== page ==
CNN: When Universal first approached you about bringing "The Walking Dead" to a theme park, was there any hesitation?

Nicotero: No, as a matter of fact, it was quite the opposite. The show has been able to attract quite a significant fan base, and what interested me in this collaboration was giving fans a little more of an interactive experience. What Universal Orlando has been able to do is put fans directly in the middle of the experience.

You get to walk through the hallways of the prison, see Hershel's barn, all these really exciting moments. It's like the greatest hits of the show. Being able to do this is an exciting endeavor.

CNN: Was there a concern about quality control since the Walkers in the park are based on your design, but you're not there to manage it?

Nicotero: I'm not there on a day-to-day basis, but I have interacted and consulted with Mike Aiello and his creative team in regards to all of the sculptures. I provided them with photos of a lot of sculptures we did at KNB EFX. They replicated a lot of the stuff we did. In a few instances, like with Michonne's pets, I sent them actual prosthetic pieces used on the show so their sculptors could duplicate, as close as possible, the work we did on the show. I really was involved in that capacity.

CNN: What do you think the appeal is of theme park guests walking through "The Walking Dead"?

NIcotero: I am a movie fan. I've flown to Martha's Vineyard to see where they shot "Jaws." I have been to the Monroeville Mall to see where they shot "Dawn of the Dead," been to the steps in "The Exorcist" where Father Karras falls down the steps. I have been that guy who has been to those locations because it connects me to the material I love so much.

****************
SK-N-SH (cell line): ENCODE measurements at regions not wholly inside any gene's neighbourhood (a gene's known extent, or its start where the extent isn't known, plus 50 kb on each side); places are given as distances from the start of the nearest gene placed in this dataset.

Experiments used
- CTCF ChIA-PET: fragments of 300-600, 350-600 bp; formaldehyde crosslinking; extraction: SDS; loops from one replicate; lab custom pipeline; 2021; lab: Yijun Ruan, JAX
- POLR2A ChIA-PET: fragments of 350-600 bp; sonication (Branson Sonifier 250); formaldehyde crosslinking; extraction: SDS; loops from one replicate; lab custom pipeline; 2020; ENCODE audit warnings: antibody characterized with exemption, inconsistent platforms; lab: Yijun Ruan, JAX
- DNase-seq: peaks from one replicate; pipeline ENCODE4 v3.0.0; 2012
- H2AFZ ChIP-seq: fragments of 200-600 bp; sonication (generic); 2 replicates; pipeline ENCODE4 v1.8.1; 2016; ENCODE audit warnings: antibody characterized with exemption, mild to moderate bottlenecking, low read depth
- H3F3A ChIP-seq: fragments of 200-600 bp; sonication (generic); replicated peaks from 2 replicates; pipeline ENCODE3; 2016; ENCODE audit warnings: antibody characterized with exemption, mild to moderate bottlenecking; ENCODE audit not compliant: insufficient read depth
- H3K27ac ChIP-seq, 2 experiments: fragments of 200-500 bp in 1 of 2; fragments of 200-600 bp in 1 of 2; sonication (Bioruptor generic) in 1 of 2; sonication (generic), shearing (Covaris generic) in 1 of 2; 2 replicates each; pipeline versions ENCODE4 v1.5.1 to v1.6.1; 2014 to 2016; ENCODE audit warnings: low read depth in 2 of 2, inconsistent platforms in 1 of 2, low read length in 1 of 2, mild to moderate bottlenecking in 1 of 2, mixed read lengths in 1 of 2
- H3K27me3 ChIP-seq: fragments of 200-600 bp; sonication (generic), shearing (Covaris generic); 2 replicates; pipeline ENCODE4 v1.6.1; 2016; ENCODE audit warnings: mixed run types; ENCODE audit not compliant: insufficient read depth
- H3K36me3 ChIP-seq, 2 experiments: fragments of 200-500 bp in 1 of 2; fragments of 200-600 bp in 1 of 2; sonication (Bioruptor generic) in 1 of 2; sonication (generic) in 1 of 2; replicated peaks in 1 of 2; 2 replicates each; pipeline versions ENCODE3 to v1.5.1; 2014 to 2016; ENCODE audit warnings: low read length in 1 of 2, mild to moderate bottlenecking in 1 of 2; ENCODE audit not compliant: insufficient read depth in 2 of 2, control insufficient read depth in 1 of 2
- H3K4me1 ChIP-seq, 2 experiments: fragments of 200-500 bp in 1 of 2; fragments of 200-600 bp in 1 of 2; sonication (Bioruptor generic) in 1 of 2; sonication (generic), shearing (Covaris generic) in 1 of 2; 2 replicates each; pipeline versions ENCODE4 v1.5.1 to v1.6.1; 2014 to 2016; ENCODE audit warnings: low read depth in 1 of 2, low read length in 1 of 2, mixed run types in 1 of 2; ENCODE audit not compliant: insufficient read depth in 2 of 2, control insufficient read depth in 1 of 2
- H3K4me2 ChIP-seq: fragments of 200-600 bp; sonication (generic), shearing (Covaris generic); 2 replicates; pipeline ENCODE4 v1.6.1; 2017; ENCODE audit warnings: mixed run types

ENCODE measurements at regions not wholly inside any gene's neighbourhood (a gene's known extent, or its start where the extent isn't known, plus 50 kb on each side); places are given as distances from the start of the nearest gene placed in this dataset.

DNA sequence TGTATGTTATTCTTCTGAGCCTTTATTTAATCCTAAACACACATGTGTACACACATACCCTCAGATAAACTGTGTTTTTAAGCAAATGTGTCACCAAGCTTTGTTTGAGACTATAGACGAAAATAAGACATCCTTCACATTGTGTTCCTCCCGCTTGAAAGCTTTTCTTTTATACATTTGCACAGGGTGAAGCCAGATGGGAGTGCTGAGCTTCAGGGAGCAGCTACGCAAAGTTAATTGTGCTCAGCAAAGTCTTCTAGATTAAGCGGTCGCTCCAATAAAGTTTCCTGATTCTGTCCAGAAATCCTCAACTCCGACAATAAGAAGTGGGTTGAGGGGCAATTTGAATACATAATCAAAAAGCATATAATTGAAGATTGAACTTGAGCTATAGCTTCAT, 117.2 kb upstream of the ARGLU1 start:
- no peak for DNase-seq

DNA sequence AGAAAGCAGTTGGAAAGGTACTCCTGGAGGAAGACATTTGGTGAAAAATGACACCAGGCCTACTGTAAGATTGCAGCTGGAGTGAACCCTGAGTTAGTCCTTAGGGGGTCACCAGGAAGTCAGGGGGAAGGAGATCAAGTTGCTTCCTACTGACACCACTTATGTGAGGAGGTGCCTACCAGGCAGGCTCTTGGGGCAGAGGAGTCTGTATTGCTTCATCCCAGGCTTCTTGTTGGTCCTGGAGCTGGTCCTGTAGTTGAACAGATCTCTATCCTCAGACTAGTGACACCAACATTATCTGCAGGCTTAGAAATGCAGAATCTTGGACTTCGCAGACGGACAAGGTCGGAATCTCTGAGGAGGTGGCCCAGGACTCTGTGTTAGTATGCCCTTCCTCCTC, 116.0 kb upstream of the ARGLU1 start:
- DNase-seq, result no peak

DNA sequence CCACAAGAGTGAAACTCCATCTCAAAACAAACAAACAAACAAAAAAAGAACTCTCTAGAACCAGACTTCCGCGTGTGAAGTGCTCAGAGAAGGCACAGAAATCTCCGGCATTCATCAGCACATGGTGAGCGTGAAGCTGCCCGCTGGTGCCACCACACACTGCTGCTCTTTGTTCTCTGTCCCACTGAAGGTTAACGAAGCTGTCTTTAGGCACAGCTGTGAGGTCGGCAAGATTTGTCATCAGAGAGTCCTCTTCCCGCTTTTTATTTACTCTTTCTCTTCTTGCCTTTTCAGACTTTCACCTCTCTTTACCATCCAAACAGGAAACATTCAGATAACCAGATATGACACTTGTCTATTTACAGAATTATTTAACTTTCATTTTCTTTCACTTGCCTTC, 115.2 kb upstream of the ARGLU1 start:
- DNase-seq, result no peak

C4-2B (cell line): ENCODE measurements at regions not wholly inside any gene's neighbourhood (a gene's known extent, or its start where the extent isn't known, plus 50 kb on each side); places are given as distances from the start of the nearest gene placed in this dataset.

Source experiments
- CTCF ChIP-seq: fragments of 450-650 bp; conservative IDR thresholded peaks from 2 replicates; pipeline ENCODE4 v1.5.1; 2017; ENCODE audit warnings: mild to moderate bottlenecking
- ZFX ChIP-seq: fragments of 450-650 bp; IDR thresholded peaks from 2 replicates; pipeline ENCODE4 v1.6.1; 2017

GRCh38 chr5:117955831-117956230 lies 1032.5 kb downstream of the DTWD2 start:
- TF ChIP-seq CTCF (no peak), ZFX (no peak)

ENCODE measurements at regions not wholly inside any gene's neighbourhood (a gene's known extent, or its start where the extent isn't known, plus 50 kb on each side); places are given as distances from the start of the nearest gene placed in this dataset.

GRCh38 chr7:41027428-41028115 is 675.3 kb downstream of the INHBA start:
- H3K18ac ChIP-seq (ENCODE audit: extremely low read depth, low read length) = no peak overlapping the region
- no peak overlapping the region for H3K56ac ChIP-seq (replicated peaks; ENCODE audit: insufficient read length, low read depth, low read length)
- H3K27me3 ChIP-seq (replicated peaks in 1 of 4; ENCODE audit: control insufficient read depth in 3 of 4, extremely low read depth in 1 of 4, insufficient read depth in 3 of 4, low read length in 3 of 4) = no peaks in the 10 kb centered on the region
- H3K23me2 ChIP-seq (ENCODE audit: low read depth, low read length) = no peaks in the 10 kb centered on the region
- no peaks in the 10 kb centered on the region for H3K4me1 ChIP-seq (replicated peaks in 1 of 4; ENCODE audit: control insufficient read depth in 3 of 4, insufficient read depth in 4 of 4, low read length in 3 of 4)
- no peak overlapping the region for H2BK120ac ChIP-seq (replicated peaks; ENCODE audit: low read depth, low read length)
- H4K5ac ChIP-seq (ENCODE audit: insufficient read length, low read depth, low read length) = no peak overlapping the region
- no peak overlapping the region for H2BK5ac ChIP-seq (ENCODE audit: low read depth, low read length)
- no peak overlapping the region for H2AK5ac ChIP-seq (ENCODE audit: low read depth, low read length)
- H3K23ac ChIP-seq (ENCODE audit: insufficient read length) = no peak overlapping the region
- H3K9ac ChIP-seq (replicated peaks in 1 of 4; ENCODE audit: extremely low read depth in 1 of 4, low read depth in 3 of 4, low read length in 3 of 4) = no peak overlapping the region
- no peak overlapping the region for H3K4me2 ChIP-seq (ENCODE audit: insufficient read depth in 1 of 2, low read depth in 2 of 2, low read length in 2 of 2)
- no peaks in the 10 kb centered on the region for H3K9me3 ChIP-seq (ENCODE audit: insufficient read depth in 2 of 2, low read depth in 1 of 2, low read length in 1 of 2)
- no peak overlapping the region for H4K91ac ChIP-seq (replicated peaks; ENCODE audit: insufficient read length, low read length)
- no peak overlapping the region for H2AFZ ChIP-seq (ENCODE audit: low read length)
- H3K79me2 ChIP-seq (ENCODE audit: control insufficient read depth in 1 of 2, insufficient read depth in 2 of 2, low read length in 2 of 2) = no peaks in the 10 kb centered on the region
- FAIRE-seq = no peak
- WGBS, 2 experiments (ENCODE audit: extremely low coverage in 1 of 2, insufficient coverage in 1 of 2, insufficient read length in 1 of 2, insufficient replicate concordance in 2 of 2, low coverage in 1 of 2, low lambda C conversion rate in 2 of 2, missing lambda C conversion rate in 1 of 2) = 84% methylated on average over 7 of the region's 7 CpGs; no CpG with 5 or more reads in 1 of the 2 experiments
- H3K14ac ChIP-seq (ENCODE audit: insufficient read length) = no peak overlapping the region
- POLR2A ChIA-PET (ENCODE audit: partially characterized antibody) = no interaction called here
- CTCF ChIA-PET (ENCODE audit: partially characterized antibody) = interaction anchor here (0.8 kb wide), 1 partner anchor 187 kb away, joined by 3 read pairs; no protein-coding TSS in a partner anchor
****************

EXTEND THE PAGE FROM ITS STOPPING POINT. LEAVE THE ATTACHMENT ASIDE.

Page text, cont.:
That's what everybody does when they go to Universal. They're going to connect themselves to the experience, and they now know what it's like to be on the set of "The Walking Dead." Fans will seek out those experiences.

CNN: Has the success of "The Walking Dead" added to the awareness of George Romero's work, or do you feel like you need to encourage people to look back to "Night of the Living Dead" and his other films?

Nicotero: That's a great question, and I'm very glad you asked that.

I saw George about two weeks ago in Los Angeles. There was a 30th anniversary screening of "Day of the Dead," and I went and hadn't seen George in about two years. The guy, in my opinion, is a genius.

He was the guy that got me into the business. "Dawn of the Dead" and "Jaws" teeter back-and-forth as the number one movie that I loved, and which influenced me. Before 1968 (when "Night of the Living Dead" came out), zombies were strictly referred to as a voodoo character, not even an undead but under a spell. He created a new creature; they came back from the dead, eat the flesh of the living and you shoot them in the head to kill them.

As far as I'm concerned, "The Walking Dead" wouldn't exist without George Romero. ... Robert Kirkman's comic book is really a love letter to George Romero. His movies were so groundbreaking that they influenced guys like me and Robert Kirkman and Darabont. When I saw him two weeks ago, I was still geeking out.

CNN: Now you're serving as a frequent director on "The Walking Dead," so how does that make you think differently about your past effects work?

Nicotero: I think about things differently because I did come up in the ranks of the makeup effects world. When I get to direct episodes now, what's fun is I throw little tributes in there.

We did a cameo of the airport zombie from "Dawn of the Dead" with the plaid shirt in Episode 15 last year. I get to put those little in-jokes in. I love doing that. I'm directing Episode 15, and I'm popping in a few tributes.

The thing I love the most is I've been doing this 30 years, and every day I come to work and still learn more. It really is the ultimate position, creatively, for me.